Log/remove trees within forests: effects on young trees
Overall effectiveness category Unknown effectiveness (limited evidence)
Number of studies: 2
Background information and definitions
Here logging is defined as the selective removal of trees with the aim of removing tree biomass. This helps to restore natural open woodland by creating gaps and increasing light availability within the forest, which may increase the growth of the remaining vegetation. Interventions where trees are removed to enhance the future condition of a forest and the development of remaining trees are discussed under ‘Thin trees within forests’. Studies comparing the effects of partial logging with clearcutting are discussed in ‘Use partial retention harvesting instead of clearcutting'.
Supporting evidence from individual studies
A replicated, controlled study in 1992-2001 in boreal forest in Ontario, Canada (Bebber et al. 2005) found that structural retention harvest increased tree sapling density. Average sapling density increased from 4,178 to 5,109 saplings/ha in harvested compared with unharvested plots. Harvesting was carried out in 1992. Remaining trees were healthy seed bearers and declining quality trees. Six unharvested control plots and 12 harvested plots, spread over an area of approximately 1,200 ha were monitored during August and September 2001. Plot areas varied from 3 to 104 ha (average 26 ha). Fifty five sample points were placed within control plots and 89 within harvested plots (3–20 points/plot). Tree saplings were recorded inside a 5 m radius ring around plot centre.Study and other actions tested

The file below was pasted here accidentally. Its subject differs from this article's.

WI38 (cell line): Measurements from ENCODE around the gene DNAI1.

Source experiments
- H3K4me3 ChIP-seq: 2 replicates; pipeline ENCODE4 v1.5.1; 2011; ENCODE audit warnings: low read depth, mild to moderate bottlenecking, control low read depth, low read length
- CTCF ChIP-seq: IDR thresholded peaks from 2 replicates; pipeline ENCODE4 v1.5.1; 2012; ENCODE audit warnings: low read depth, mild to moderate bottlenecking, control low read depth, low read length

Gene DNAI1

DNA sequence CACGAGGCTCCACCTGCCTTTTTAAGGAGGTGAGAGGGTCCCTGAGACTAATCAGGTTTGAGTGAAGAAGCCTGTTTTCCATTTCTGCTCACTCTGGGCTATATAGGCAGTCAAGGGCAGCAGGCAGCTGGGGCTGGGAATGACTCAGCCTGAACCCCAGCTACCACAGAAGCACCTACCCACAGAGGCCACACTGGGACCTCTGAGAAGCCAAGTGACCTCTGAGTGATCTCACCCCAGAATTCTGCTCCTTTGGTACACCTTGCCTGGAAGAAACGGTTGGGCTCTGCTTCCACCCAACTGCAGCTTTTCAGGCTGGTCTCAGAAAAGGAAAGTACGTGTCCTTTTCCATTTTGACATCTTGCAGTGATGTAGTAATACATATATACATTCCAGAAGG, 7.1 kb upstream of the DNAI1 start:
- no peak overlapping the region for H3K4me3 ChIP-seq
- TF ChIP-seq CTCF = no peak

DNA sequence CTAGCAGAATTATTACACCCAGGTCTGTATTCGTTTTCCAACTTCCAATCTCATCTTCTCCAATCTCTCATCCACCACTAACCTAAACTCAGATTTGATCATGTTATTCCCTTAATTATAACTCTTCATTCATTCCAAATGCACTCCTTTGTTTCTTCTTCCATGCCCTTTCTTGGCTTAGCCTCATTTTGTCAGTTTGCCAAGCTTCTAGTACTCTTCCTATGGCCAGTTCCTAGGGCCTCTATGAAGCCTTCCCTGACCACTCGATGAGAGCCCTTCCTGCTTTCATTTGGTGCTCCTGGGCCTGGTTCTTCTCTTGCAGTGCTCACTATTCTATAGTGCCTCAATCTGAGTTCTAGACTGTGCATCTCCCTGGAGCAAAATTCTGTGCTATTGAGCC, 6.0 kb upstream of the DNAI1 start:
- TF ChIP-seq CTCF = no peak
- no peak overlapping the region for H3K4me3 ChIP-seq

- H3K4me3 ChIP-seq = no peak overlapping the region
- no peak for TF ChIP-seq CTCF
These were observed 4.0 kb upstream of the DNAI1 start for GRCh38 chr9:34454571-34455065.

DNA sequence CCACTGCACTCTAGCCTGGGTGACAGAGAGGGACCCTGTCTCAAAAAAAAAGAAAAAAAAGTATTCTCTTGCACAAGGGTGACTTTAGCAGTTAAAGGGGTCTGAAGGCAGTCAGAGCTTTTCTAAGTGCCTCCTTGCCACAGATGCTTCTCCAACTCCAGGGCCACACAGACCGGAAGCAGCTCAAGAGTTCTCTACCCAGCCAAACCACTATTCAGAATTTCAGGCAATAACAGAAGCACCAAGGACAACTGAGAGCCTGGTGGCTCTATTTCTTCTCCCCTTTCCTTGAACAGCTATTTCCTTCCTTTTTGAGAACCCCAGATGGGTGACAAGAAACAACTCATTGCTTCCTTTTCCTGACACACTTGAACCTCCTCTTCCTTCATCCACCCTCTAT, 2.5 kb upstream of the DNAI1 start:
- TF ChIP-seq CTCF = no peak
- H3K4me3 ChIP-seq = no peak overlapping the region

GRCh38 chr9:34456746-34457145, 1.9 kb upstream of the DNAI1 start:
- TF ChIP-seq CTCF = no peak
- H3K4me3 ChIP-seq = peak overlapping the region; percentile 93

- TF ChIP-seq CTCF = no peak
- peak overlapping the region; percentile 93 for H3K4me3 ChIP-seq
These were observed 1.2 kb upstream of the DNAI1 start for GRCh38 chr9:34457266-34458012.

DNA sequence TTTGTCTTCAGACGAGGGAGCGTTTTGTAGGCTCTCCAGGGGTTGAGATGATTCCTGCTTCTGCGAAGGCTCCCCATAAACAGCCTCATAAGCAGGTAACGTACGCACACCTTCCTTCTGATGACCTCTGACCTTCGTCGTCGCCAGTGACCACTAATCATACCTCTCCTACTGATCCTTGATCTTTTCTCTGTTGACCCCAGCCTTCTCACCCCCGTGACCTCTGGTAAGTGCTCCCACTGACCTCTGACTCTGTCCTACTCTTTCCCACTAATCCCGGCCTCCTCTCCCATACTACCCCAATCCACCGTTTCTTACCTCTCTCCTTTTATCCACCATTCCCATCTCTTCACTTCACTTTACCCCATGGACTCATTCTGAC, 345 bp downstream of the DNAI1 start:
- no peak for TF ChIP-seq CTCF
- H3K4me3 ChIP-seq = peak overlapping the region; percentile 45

A replicated, controlled study in 1997-2002 in tropical rain forest in Costa Rica (Lobo et al. 2007) found that selective logging decreased the density of seedlings and small juvenile trees but increased the number of larger trees. For Caryocar costaricense, the density (individuals/ha) of seedlings (<50 cm tall) (logged: 3.1; unlogged: 4.5) and small juveniles (<2 cm diameter at breast height) (logged: 5.2; unlogged: 8.0) was higher in unlogged plots. In contrast, the density of large juveniles (2-10 cm diameter at breast height) was higher in logged plots (logged: 4.3; unlogged: 2.4). For purpleheart Peltogyne purpurea, the density of seedlings (logged: 208.8; unlogged: 511.2) was higher in unlogged plots, while the density did not differe for small (logged: 2.2; unlogged: 3.1) and large juveniles (logged: 2.6; unlogged: 2.2). Data were collected in 2002 in three logged (selective logging in 1997-1998) and three unlogged plots (100 × 30 m) in each of 11 sites.Study and other actions tested
Referenced paperLobo J., Barrantes G., Castillo M., Quesada R., Maldonado T., Fuchs E.J., Solís S. & Quesada M. (2007) Effects of selective logging on the abundance, regeneration and short-term survival of Caryocar costaricense (Caryocaceae) and Peltogyne purpurea (Caesalpinaceae), two endemic timber species of southern Central America. Forest Ecology and Management, 245, 88-95.